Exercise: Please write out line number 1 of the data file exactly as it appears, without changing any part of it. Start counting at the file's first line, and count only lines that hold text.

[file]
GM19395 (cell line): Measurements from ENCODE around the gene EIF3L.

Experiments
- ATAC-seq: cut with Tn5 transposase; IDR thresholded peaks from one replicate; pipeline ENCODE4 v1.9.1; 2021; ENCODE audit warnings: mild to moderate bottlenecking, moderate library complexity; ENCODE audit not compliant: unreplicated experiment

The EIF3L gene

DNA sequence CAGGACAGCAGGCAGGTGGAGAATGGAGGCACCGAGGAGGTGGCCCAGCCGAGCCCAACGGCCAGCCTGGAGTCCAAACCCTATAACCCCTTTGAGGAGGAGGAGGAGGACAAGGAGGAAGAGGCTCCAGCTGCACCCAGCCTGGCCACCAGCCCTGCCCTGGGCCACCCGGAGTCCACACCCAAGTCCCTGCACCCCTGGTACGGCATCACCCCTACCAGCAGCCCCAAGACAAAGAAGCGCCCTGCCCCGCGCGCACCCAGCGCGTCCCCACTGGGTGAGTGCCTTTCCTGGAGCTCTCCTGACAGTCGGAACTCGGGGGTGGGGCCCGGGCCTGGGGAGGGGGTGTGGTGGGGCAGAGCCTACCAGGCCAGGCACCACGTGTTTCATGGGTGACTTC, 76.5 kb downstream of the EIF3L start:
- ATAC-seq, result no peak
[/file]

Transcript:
GM19395 (cell line): Measurements from ENCODE around the gene EIF3L.